Conquer Behavioral Interviews (Forever)
Acing the inevitable questions you'll hear when job searching
I’ve been working with a lot of subscribers to help them snag their next PM job.
By far the most common failure I’ve been running into recently with folks is they successfully run the How to Get Interviews playbook, and they do well on cases, but then actually fail a behavioral round.
Especially as you get more senior, these rounds are all that matter. The thing is: We all tend to take this for granted. We’re experienced interviewers after all, right? But PM skill and PM interview skill are two different things.
Luckily, I’ve been able to turn around this blocker for several people who have since gotten jobs. So, in today’s post, we’re going to super deep on what works to answer the most common questions you encounter in behavioral interviews. Over 6,500 words, we’ll cover:
The 12 most common questions to know
The next 72 most common questions
Going deep on the top 12 questions
The timeless principles to know
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1. The 12 most common behavioral questions
I’ve worked with over 15 candidates in the past month. Here’s what people are asking in December 2023 - from most to least common:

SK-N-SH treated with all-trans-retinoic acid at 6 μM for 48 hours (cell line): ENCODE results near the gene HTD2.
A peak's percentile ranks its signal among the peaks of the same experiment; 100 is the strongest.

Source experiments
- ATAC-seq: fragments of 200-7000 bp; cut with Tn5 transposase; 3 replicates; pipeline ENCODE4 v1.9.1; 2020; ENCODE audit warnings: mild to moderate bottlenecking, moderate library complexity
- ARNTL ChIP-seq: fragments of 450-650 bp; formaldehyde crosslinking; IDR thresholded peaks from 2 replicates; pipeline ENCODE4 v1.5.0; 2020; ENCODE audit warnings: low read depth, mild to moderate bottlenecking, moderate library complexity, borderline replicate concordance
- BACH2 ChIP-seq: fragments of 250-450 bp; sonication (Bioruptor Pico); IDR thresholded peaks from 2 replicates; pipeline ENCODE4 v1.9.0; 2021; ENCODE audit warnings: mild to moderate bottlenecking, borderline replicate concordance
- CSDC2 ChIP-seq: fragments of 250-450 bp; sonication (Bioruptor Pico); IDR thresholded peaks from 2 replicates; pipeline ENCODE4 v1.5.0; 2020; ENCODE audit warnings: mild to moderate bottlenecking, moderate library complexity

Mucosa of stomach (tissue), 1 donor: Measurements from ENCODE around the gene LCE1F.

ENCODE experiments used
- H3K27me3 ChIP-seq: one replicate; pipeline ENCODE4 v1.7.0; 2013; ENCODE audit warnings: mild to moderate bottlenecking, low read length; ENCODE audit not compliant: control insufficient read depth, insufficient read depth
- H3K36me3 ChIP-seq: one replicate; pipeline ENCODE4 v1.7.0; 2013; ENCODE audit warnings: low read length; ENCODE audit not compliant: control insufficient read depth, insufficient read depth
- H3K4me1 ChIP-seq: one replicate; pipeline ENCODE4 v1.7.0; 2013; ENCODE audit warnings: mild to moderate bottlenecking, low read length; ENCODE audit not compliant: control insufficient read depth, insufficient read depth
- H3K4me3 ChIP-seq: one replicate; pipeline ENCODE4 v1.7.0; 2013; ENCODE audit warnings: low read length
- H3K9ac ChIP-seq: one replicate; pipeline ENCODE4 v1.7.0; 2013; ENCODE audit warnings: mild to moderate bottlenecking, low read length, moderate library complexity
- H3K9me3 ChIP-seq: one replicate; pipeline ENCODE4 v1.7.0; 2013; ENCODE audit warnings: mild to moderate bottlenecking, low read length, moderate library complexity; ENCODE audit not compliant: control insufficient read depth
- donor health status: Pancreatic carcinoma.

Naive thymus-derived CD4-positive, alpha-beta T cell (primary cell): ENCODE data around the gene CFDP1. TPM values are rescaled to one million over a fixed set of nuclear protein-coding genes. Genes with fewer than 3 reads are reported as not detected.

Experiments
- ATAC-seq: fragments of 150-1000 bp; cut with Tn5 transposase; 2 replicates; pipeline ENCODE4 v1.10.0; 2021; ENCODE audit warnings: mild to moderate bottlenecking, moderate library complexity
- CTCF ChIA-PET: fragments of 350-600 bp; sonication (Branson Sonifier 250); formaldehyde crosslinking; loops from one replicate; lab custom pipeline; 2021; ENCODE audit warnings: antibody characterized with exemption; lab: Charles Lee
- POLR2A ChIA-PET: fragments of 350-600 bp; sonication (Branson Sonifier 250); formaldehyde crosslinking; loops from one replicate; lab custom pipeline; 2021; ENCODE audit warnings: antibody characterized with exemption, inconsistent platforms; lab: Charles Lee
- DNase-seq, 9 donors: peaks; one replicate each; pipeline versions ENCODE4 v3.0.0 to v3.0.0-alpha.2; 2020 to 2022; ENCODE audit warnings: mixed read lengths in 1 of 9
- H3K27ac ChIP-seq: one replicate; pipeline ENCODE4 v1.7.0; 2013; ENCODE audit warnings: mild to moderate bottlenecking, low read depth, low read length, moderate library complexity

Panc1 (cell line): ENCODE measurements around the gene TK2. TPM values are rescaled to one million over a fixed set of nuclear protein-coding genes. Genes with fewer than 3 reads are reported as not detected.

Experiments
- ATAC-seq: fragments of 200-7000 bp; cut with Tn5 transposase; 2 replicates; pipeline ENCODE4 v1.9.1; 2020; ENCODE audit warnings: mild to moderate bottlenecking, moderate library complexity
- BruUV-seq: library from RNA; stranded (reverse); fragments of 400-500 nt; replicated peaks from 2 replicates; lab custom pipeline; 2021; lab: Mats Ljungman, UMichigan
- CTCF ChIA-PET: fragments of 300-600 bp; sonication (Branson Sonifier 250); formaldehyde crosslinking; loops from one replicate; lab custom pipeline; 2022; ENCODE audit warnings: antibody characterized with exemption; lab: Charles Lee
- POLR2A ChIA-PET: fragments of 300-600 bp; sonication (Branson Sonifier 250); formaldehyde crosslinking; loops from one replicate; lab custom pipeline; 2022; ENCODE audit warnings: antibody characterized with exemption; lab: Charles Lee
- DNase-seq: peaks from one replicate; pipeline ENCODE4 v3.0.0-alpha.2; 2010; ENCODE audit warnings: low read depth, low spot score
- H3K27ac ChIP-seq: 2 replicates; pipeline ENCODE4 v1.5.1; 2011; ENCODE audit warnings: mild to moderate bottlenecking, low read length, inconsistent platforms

I’m going to cover each one of these in depth. But before we get there, let’s also get an idea of the universe of questions you might be asked.
2. The other 72 most common behavioral questions
There’s also a long-tail of other questions that people might ask. I break these into 6 additional categories:
Between these 84 questions, you can focus most of your practice here - and then feel prepared for your interviews.
3. Going Deep on The Top 12 Questions
Now for the meat of this post, let’s get into deep dives on all of the top questions.
Question 1 - “Tell me about yourself”
This question is so important that we’ll dedicate the most time here. I even made an edited video on it:
Here’s the breakdown in written form:
Most people know that your answer to the tell me about you question influences the entire rest of your interview. But what most people miss is that a bad answer gets you rejected.
You never get a second chance to make a first impression. Most hiring managers make up their mind in the first 3 minutes. When hiring over 50 PMs myself, I didn’t always choose to reject someone over this question, but I did reject many.
So let’s dive right into the three main things you need to know:
How to structure a strong answer using the addressing weaknesses framework
Making the role you are interviewing for seem like a great next step in your narrative
How to avoid the most common mistakes people make
1. How to structure a strong answer using the addressing weaknesses framework
This is the most powerful way to answer this question. The trick is to ask: What are the weaknesses in my candidacy?